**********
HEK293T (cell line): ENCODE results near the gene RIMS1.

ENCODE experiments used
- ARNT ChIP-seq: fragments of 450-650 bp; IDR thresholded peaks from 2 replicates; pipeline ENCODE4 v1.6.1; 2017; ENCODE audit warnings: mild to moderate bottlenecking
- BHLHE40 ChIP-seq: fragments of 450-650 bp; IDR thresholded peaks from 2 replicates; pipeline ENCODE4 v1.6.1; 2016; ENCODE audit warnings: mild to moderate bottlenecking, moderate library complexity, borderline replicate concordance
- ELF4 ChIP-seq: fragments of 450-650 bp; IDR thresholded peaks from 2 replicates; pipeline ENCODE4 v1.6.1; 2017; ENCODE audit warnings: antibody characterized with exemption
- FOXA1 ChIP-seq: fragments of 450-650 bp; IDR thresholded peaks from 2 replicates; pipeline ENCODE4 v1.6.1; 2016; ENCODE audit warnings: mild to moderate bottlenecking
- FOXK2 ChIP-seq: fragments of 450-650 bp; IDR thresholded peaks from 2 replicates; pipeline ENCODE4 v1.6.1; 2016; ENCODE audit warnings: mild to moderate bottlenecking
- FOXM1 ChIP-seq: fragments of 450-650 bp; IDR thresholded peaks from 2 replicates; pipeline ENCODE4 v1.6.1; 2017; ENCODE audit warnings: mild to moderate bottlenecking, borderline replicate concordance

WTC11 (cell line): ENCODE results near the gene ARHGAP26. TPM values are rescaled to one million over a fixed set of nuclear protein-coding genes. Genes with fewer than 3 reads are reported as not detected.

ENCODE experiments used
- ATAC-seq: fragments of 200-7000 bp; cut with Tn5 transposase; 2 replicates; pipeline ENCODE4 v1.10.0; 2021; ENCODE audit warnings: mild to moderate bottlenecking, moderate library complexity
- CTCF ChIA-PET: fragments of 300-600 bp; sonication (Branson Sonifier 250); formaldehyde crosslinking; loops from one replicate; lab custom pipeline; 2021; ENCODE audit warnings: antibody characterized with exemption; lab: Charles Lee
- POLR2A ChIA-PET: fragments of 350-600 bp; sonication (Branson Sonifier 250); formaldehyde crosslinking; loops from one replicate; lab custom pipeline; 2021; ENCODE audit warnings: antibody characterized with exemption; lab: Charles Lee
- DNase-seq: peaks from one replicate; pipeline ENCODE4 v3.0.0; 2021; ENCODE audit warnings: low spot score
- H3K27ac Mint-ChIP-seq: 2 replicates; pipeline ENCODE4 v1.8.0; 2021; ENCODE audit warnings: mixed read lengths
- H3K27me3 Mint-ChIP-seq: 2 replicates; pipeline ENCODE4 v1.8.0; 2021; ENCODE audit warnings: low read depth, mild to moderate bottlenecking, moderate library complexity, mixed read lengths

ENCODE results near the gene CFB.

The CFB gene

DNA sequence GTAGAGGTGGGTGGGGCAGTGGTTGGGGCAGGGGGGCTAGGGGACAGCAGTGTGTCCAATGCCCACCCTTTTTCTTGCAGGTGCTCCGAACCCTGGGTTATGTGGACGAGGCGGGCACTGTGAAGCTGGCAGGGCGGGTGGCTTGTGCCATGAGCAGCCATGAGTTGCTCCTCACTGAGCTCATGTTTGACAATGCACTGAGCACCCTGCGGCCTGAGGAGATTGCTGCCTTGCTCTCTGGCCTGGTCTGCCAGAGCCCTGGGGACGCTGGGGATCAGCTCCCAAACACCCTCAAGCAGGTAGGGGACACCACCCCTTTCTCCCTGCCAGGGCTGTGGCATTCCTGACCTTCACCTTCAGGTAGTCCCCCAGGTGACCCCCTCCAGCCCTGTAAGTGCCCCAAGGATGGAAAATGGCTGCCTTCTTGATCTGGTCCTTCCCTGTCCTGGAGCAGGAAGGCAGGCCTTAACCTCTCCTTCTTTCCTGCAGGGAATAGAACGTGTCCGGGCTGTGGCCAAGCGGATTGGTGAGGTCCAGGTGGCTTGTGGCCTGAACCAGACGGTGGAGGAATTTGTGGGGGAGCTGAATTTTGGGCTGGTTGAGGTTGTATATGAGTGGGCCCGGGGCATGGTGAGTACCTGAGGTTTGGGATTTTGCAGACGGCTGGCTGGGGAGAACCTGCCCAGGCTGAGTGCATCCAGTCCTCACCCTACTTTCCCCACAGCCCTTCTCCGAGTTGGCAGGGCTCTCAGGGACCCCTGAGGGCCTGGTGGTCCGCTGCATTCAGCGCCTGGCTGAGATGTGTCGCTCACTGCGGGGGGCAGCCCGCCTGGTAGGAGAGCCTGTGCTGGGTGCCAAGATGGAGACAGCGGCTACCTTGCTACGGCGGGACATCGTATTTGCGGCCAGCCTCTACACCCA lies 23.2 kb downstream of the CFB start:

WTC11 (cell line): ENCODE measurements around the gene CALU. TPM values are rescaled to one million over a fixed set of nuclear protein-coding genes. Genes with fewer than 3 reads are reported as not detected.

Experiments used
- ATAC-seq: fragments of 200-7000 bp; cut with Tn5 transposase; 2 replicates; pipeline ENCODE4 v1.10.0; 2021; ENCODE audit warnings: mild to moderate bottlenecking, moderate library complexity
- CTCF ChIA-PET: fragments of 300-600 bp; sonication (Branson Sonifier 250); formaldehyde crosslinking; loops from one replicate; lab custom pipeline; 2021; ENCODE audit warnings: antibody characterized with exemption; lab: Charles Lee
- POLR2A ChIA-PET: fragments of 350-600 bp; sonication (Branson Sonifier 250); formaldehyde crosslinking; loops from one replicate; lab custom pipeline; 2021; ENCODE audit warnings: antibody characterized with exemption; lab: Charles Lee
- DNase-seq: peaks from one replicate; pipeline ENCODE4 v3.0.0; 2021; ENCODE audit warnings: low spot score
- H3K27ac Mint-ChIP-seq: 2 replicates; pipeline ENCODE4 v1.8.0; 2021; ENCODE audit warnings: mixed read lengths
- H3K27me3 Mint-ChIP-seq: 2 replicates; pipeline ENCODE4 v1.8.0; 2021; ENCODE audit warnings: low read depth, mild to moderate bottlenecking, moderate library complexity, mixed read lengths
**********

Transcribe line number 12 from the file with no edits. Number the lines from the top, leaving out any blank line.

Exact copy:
- CTCF ChIA-PET: fragments of 300-600 bp; sonication (Branson Sonifier 250); formaldehyde crosslinking; loops from one replicate; lab custom pipeline; 2021; ENCODE audit warnings: antibody characterized with exemption; lab: Charles Lee